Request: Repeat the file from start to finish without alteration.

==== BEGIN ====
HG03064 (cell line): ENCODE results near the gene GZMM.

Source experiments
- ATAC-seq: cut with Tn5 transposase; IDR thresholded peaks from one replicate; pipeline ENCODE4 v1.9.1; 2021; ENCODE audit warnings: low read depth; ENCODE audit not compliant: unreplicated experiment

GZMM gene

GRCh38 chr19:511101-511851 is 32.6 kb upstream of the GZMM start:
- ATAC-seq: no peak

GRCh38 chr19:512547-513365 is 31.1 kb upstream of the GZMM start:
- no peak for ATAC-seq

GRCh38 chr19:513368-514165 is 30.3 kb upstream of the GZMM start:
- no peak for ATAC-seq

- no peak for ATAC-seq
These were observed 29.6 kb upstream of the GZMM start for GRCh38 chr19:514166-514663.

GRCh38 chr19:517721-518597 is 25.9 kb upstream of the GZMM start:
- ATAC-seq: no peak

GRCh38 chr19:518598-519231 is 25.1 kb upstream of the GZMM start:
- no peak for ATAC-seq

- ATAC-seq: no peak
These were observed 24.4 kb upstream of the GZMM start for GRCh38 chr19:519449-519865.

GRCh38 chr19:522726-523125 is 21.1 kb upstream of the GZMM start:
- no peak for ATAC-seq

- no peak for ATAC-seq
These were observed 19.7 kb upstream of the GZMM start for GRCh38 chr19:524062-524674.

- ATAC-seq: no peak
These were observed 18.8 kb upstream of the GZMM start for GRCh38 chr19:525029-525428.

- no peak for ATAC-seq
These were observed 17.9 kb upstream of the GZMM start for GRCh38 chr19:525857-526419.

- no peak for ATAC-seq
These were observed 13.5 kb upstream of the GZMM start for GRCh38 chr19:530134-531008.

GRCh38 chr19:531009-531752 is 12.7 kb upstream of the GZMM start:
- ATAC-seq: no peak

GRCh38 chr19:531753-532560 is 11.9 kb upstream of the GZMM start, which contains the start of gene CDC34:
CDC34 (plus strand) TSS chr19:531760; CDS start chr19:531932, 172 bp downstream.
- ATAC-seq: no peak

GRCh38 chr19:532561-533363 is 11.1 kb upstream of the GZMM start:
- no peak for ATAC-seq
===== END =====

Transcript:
HG03064 (cell line): ENCODE results near the gene GZMM.

Source experiments
- ATAC-seq: cut with Tn5 transposase; IDR thresholded peaks from one replicate; pipeline ENCODE4 v1.9.1; 2021; ENCODE audit warnings: low read depth; ENCODE audit not compliant: unreplicated experiment

GZMM gene

GRCh38 chr19:511101-511851 is 32.6 kb upstream of the GZMM start:
- ATAC-seq: no peak

GRCh38 chr19:512547-513365 is 31.1 kb upstream of the GZMM start:
- no peak for ATAC-seq

GRCh38 chr19:513368-514165 is 30.3 kb upstream of the GZMM start:
- no peak for ATAC-seq

- no peak for ATAC-seq
These were observed 29.6 kb upstream of the GZMM start for GRCh38 chr19:514166-514663.

GRCh38 chr19:517721-518597 is 25.9 kb upstream of the GZMM start:
- ATAC-seq: no peak

GRCh38 chr19:518598-519231 is 25.1 kb upstream of the GZMM start:
- no peak for ATAC-seq

- ATAC-seq: no peak
These were observed 24.4 kb upstream of the GZMM start for GRCh38 chr19:519449-519865.

GRCh38 chr19:522726-523125 is 21.1 kb upstream of the GZMM start:
- no peak for ATAC-seq

- no peak for ATAC-seq
These were observed 19.7 kb upstream of the GZMM start for GRCh38 chr19:524062-524674.

- ATAC-seq: no peak
These were observed 18.8 kb upstream of the GZMM start for GRCh38 chr19:525029-525428.

- no peak for ATAC-seq
These were observed 17.9 kb upstream of the GZMM start for GRCh38 chr19:525857-526419.

- no peak for ATAC-seq
These were observed 13.5 kb upstream of the GZMM start for GRCh38 chr19:530134-531008.

GRCh38 chr19:531009-531752 is 12.7 kb upstream of the GZMM start:
- ATAC-seq: no peak

GRCh38 chr19:531753-532560 is 11.9 kb upstream of the GZMM start, which contains the start of gene CDC34:
CDC34 (plus strand) TSS chr19:531760; CDS start chr19:531932, 172 bp downstream.
- ATAC-seq: no peak

GRCh38 chr19:532561-533363 is 11.1 kb upstream of the GZMM start:
- no peak for ATAC-seq